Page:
Interview for the Pittsburgh Symphony YouTube channel w/Anne and Mason discussing the Violin Concerto
CM: The Bach Air Album was a great standout last year, and you recorded the Double Concerto by yourself on overdubs. What is the difference between doing that and performing it with a live duet partner?
Anne: Well, to do a duet with another soloist, you’re working off of each other in real time. We had to record the first part in London, and then the second part in New York, several months after the first part was edited. And that was unique in itself! I’ve worked with some rock people where you do everything over headphones, and that’s what I had to do with the second part! I had to wear headphones and just play to myself, and that was a little trickier because it’s already set, and you don’t have as much freedom, but you have to be very flexible when you are just playing off the track.
It’s more of a challenge for me as I had to learn both parts and really make both parts very convincing, and I really wanted to showcase the two violins (the Molitor and the Royal Spanish), and their own separate strengths and sound qualities, and wanted to capture those as much as possible. That’s why I chose the Molly for the register, for the first violin part, because it really showcases the upper register, and the Royal Spanish is the darker instrument and it captures the 2nd violin part or the bass tones more. That wasn’t explained so much in the program notes, but that was what my goal was in the recording.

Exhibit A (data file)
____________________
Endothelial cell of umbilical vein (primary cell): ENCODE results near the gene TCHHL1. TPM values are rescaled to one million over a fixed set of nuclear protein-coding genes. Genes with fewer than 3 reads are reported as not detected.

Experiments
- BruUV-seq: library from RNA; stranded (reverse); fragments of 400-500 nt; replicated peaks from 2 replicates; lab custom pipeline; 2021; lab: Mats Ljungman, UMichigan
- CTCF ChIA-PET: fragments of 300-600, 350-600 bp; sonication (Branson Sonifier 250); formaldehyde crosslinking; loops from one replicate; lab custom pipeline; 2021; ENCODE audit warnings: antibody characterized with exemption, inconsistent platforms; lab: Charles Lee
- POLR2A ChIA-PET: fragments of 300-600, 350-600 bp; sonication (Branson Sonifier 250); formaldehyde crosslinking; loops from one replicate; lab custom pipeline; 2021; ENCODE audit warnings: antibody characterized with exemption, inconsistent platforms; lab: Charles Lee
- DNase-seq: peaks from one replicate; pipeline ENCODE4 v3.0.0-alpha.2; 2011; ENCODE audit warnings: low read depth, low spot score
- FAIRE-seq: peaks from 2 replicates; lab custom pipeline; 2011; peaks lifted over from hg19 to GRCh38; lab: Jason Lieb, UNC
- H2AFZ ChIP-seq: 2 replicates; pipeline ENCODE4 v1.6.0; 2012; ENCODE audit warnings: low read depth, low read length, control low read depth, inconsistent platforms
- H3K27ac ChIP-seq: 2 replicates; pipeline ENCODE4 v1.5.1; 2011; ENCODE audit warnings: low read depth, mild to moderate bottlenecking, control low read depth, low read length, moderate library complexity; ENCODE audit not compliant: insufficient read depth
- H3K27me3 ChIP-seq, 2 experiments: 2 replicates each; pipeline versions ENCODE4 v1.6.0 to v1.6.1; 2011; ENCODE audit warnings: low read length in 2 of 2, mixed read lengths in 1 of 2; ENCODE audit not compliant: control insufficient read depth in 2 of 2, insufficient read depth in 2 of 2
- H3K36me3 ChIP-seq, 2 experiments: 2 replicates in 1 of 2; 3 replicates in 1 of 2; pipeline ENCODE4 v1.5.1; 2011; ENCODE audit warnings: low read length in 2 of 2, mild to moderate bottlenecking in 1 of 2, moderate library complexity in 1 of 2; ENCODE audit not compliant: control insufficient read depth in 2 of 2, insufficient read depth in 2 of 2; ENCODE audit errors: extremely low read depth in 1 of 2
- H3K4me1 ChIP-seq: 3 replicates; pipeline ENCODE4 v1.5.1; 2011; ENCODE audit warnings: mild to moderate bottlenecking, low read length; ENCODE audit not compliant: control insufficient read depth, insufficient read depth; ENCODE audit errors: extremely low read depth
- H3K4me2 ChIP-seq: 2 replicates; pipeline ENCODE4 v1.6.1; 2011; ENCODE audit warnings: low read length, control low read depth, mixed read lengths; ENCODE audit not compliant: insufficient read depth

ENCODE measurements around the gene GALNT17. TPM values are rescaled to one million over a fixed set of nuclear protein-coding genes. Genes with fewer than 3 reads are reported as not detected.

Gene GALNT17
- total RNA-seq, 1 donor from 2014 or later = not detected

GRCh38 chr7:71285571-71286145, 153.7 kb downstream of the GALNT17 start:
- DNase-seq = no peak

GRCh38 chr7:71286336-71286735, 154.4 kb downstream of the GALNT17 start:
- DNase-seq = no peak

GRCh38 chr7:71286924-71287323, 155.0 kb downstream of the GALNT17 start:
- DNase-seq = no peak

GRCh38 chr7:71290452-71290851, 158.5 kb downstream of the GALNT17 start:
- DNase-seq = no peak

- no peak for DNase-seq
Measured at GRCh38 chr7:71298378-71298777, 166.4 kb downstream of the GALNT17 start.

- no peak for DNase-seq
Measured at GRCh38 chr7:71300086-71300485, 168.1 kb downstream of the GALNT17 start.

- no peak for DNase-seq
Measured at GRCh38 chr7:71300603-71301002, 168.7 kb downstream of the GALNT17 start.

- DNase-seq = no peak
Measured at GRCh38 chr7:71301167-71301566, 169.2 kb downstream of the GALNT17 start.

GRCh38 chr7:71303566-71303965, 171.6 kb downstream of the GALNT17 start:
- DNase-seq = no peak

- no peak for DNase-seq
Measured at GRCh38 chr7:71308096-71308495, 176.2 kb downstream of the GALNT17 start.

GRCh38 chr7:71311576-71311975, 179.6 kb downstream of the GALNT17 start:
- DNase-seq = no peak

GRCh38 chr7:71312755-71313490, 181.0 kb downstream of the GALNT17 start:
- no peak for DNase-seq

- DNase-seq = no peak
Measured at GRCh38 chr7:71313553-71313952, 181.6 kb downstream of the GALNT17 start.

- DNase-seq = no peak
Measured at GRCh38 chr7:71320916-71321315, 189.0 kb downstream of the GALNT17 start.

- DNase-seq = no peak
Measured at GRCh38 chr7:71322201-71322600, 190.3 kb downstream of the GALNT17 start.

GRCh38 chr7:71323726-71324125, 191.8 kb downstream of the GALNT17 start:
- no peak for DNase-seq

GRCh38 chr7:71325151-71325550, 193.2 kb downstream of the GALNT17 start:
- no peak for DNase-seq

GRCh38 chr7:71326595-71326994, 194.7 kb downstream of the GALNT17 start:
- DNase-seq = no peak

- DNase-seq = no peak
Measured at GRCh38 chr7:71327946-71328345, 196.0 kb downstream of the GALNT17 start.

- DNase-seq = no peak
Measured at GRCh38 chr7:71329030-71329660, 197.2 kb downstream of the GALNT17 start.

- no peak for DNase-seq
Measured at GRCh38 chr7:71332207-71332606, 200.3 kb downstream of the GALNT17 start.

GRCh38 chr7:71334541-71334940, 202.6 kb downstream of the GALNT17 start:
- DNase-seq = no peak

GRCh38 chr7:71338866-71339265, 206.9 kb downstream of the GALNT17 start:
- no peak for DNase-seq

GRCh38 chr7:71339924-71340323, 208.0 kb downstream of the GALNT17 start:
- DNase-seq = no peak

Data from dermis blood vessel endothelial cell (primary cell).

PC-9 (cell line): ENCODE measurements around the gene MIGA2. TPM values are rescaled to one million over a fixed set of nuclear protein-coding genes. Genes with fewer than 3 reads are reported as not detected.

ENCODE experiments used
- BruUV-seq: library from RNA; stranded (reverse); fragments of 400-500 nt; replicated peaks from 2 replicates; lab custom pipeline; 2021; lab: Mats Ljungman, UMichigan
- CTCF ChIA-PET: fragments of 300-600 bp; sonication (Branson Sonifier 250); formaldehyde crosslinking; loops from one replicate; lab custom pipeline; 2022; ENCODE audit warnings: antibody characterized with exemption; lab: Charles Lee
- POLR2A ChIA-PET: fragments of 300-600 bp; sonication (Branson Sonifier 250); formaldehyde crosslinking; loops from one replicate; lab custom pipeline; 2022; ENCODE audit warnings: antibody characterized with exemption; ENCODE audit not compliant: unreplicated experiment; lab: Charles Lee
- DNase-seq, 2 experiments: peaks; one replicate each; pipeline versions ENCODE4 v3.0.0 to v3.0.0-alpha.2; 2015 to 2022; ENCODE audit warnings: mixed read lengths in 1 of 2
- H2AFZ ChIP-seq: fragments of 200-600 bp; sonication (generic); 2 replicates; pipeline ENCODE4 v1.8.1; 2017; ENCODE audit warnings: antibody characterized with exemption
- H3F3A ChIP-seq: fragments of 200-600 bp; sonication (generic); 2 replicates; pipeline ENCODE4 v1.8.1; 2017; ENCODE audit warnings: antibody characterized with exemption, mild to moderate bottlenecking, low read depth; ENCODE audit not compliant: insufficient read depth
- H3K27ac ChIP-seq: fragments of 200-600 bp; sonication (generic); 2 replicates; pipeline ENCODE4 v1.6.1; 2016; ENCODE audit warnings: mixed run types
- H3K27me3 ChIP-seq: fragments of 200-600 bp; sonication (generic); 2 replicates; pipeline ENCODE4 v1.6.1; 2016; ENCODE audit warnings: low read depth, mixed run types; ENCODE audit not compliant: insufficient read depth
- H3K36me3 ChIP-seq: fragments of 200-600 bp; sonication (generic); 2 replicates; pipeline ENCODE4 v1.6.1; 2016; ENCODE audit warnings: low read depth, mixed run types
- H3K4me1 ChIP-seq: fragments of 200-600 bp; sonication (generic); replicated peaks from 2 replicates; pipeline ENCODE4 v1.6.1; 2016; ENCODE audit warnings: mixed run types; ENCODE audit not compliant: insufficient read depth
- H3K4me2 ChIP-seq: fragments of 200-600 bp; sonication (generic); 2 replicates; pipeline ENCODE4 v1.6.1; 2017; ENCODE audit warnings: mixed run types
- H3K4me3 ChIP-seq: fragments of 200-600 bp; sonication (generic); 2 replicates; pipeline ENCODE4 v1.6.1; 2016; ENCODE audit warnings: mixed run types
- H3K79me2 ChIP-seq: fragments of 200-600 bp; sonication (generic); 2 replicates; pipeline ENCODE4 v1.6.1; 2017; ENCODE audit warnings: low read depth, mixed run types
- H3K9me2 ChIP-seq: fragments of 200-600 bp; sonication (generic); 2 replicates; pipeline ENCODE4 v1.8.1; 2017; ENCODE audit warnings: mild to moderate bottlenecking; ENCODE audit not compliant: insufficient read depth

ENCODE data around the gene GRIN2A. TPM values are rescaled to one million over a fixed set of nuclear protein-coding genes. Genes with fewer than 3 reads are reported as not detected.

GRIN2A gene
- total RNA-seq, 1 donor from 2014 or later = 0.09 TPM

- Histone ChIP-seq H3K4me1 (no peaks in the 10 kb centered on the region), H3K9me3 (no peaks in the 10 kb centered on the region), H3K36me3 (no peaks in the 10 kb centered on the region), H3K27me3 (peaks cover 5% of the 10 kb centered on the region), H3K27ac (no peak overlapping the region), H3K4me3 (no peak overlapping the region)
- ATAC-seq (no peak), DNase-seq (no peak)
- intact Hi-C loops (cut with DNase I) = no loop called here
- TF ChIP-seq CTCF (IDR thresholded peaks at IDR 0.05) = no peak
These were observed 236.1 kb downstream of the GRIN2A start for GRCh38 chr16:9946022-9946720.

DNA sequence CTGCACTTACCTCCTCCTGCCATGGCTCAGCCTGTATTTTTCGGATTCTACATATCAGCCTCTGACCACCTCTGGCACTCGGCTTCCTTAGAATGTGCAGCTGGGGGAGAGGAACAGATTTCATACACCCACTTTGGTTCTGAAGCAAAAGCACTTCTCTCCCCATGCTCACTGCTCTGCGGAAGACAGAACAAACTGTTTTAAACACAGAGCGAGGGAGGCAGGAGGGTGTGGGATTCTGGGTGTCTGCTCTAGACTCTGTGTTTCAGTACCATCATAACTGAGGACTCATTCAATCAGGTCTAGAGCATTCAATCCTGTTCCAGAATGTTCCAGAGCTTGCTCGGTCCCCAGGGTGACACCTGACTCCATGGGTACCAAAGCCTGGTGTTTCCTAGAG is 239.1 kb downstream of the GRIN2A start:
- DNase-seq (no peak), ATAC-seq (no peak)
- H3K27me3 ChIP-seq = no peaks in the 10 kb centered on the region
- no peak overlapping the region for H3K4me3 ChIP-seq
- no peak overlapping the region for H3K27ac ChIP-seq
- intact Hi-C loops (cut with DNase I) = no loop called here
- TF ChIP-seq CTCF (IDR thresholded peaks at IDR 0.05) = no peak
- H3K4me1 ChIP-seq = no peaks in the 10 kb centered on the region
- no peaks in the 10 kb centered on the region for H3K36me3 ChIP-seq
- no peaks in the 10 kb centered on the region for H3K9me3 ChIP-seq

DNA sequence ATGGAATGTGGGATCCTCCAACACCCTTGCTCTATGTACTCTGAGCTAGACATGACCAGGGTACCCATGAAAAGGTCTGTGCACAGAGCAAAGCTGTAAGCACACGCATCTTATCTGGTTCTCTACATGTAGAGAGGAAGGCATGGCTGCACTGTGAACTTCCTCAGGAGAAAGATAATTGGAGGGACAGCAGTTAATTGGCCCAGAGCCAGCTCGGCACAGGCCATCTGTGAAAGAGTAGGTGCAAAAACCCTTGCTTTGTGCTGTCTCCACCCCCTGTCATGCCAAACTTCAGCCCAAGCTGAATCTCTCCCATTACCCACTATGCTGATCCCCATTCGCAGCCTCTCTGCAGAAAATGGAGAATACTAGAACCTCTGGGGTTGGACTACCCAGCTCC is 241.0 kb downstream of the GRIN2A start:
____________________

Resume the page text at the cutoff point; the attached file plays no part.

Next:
CM: The other thing I’m curious about is the part you play when you do this live–Do you play the first of those 2 parts between you and the other violinist? They’re kind of like an equal solo.
Anne: It’s definitely equal, there’s no disadvantage being second or first!
CM: But when you’ve played it before, you’ve been the 2nd violinist?
Anne: I’ve been both.
CM: I always assumed the star violinist always played the first solo…
Anne: It’s really a matter of preference, because there’s so much going on within both parts, it’s not a competition. First doesn’t mean that’s superior at all. It’s like watching a tennis match, you have to have two players. Is one better than the other? It depends! The strategy within the game changes with how they play off of each other.
CM: So you’re kind of competing with yourself this time.
CM: That would be amazing if you could do a live version where you could do a duet with a hologram with yourself!
Anne: Like Being John Malkovich! [both laugh]